In regard to the second point, there exists no more difficulty than in the former. A great portion of the commerce which has always existed between this country and the West Indies, is in the exportation of live stock and lumber. These commodities will not bear the expenses of trans-shipment. Live stock requires large supplies of hay and other provisions to be carried with them, and as they cannot be stowed away in bulk, but take up a great deal of room, the freight upon them, or rather their passage money, is very heavy. Besides this, the exporters of horses, mules, oxen, sheep, and hogs, oftentimes meet with difficulties against which they cannot protect themselves by insurance. Sometimes they fall in with calms, which last so long as to starve out their passengers, and so frequent have been these calamities, that they have been of sufficient notoriety to give the name of the horse latitudes to that region which is located between the variable and trade winds. As to lumber, any one who has ever had to pay the expense of hauling a load of boards or scantling for twenty miles, can easily perceive how prohibitory a double freight would be.
During the six years preceding the 30th September, 1826 (the ports were closed on 1st of December of that year) the exports from the United States to the British West Indies, were as follows, viz:
Of these exports, the following articles, viz., staves, and heading, shingles, boards, plank, hewn timber, lumber, masts and spars, naval stores, horned cattle, hogs, horses, mules, and sheep, constituted near a fourth, and in the year 1826, amounted to more than half a million of dollars in value, having gradually increased to that extent, from $66,135, the value exported in 1822.
To ascertain the precise value of such a trade, is not, it is true, a very easy matter. No doubt a great portion of the articles which, prior to 1827, were exported directly to the British West Indies, have since reached them indirectly, through other channels, but nothing can be clearer than that the quantity thus circuitously shipped must have been less than the quantity which would have gone, had a direct intercourse existed. No man who reflects a moment on the subject can fail seeing that this is so; and it is therefore folly for people to try to deceive themselves by delusive theories. Every direct trade by which the expenses of shipment are diminished, enables the consumers of our agricultural products to buy more than they would buy, if no such diminution had taken place, and no pretended set of facts can controvert this theory. The question, as it affects navigation, may be somewhat different, but the principle upon which we reason is equally applicable to that branch of industry. To convey directly the articles which are now conveyed indirectly, will require an equal extent of tonnage, and there will then be a gain of the tonnage required for the conveyance of the articles which are now excluded, and all the additional products which will be brought into demand by the fall in the price, owing to the diminished freight.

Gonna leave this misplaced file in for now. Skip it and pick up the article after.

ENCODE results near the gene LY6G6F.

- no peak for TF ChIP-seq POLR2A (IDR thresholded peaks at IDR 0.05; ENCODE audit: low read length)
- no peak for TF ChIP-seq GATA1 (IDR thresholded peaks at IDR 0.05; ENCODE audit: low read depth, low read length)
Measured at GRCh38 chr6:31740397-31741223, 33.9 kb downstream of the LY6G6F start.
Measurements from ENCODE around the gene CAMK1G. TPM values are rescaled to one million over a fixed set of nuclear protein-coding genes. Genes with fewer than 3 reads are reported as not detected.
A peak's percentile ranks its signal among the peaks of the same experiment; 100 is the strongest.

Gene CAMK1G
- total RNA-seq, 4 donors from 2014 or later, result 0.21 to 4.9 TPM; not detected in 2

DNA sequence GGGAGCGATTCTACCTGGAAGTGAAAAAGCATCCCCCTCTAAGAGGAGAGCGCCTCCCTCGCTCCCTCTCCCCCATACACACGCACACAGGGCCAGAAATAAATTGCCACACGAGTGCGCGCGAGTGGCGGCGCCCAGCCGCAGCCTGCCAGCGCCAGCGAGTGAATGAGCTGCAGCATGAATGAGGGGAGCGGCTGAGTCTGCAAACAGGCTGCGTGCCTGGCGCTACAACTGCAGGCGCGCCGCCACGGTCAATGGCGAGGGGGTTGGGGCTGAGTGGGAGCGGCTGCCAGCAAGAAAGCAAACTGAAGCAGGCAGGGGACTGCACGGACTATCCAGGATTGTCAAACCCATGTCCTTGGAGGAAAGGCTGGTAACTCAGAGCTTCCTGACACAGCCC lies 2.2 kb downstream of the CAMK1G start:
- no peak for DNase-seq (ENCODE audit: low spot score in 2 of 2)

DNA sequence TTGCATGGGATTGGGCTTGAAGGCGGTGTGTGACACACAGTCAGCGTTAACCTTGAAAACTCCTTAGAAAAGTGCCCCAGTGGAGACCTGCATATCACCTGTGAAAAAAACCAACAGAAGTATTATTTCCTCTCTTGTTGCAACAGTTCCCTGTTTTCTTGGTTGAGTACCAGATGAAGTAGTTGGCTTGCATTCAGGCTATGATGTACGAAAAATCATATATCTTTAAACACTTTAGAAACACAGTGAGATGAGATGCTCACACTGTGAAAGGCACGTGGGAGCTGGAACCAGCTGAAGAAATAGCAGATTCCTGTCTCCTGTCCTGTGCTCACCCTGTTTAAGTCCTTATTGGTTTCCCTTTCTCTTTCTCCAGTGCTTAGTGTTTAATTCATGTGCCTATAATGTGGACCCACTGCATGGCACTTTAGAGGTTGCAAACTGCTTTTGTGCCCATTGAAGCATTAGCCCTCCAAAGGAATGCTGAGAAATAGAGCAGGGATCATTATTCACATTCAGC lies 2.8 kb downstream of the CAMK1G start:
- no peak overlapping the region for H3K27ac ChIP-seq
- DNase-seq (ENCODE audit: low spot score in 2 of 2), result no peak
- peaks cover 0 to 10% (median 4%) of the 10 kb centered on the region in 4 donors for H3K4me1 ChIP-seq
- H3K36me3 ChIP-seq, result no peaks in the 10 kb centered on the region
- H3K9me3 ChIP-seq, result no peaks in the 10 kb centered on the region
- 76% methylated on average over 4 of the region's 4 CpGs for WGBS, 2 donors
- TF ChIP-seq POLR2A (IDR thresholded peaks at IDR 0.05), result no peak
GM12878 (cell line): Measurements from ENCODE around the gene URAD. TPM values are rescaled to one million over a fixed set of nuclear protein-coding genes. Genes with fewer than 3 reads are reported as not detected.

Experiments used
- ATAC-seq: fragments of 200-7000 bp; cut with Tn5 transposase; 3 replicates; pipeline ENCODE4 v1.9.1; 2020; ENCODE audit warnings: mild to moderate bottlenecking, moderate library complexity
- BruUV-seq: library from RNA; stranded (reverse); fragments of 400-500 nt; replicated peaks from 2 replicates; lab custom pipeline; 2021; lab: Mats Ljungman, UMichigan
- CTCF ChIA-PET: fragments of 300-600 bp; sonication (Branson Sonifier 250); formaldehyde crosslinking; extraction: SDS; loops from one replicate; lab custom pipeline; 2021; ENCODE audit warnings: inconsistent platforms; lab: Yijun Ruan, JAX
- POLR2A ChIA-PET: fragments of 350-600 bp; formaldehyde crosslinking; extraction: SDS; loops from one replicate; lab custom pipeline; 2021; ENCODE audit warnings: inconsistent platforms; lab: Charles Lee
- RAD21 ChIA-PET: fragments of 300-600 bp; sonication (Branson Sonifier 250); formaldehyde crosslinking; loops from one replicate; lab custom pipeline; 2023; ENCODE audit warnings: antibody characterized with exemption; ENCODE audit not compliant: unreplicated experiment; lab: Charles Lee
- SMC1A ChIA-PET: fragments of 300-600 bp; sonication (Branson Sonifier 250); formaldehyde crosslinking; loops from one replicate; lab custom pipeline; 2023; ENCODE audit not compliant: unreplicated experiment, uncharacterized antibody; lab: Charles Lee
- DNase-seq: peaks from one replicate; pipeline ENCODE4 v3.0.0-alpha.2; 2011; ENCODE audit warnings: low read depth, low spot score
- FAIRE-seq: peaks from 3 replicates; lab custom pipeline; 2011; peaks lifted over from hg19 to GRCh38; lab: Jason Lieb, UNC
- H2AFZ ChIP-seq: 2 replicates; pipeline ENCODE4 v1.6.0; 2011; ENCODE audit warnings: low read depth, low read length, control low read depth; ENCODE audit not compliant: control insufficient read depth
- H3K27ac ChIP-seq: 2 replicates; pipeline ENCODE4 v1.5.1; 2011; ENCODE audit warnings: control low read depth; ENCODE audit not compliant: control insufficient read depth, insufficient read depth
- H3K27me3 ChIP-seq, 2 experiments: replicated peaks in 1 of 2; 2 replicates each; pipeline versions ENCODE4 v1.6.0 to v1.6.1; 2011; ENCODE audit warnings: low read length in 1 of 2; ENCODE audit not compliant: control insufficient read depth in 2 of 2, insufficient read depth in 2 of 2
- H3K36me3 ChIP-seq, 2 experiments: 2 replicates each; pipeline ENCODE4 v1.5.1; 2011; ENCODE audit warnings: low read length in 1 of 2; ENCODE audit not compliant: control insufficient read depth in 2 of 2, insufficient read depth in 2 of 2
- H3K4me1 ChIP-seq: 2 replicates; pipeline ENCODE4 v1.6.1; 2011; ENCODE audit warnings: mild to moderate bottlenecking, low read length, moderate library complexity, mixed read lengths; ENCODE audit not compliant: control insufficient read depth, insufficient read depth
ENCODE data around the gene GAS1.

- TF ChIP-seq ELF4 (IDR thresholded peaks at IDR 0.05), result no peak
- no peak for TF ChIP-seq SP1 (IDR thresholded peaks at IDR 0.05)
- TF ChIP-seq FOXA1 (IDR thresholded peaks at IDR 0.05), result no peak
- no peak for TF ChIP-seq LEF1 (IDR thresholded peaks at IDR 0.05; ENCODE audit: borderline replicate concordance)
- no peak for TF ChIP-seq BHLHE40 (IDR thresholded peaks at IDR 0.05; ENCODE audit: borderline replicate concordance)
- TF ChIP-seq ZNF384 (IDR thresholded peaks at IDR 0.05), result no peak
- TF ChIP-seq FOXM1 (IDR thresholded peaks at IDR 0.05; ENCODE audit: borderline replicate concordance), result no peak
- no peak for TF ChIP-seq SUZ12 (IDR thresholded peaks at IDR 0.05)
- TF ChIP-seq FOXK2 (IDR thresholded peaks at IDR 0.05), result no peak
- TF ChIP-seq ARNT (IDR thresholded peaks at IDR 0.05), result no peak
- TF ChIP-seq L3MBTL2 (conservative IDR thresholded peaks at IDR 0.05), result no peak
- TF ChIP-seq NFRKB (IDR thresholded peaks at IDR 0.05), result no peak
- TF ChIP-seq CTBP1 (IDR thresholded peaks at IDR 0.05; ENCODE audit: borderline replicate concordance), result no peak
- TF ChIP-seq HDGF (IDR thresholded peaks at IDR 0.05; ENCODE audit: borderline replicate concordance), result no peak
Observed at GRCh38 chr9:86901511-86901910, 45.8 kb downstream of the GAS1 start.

But it is said that British vessels will interfere with American vessels. If the former can be navigated cheaper than the latter, this will undoubtedly be the case. And suppose it were so. Are agriculture and commerce to be sacrificed to the tonnage interest? As the consistent and uncompromising opponents of all legalized monopolies—whether manufacturing, agricultural, commercial or navigating—we should hope not. But, upon this score, we have little to dread. We can underwork the British, and need not fear their competition. Our trade with their European dominions establishes fully this fact. British and American vessels are admitted upon the same terms into the ports of the United States, and Great Britain, and yet we hear no complaints from our merchants that the British ships have a preference. At all events, if they were to come in for a share, it is not likely that that share would be equal to the increased demand for tonnage arising from the increased exports.
Before leaving this subject, there is one circumstance to which we wish to call the reader’s attention. It is the gradual increase in the annual amount of our exports to the British West Indies, exhibited by the above statement. It shows that commerce is cautious in its movements, and, like a river, can only work its way into a new channel by degrees. Had the trade not been interrupted, it is possible that it might have been carried, during the present year, to the extent of three millions of dollars.